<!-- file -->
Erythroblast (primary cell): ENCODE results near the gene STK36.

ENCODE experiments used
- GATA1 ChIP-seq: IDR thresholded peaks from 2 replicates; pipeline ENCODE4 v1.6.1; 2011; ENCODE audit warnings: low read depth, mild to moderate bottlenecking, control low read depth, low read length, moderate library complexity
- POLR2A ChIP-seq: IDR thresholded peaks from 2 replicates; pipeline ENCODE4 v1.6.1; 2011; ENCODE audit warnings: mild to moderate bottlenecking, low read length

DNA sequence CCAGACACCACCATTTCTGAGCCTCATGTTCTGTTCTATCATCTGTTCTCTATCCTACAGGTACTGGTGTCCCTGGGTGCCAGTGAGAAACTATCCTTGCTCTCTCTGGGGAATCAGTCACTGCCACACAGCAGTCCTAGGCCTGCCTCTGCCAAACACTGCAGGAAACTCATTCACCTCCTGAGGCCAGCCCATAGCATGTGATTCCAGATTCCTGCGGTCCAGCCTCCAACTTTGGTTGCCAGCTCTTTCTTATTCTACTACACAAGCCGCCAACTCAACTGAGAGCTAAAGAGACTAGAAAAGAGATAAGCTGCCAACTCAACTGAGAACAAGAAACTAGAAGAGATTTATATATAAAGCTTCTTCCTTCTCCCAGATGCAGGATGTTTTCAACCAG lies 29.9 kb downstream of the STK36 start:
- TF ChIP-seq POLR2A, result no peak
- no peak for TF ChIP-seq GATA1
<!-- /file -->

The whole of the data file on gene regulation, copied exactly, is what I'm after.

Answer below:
Erythroblast (primary cell): ENCODE results near the gene STK36.

ENCODE experiments used
- GATA1 ChIP-seq: IDR thresholded peaks from 2 replicates; pipeline ENCODE4 v1.6.1; 2011; ENCODE audit warnings: low read depth, mild to moderate bottlenecking, control low read depth, low read length, moderate library complexity
- POLR2A ChIP-seq: IDR thresholded peaks from 2 replicates; pipeline ENCODE4 v1.6.1; 2011; ENCODE audit warnings: mild to moderate bottlenecking, low read length

DNA sequence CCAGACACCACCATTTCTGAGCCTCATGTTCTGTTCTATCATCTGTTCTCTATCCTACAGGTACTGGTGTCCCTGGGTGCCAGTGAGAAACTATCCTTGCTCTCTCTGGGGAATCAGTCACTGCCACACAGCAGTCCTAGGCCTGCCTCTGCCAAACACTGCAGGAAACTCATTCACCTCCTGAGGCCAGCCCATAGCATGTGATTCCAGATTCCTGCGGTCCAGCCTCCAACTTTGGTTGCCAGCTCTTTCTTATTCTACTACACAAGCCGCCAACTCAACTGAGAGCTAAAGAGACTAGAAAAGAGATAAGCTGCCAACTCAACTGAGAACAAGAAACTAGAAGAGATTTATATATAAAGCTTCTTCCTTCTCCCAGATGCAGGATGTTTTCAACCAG lies 29.9 kb downstream of the STK36 start:
- TF ChIP-seq POLR2A, result no peak
- no peak for TF ChIP-seq GATA1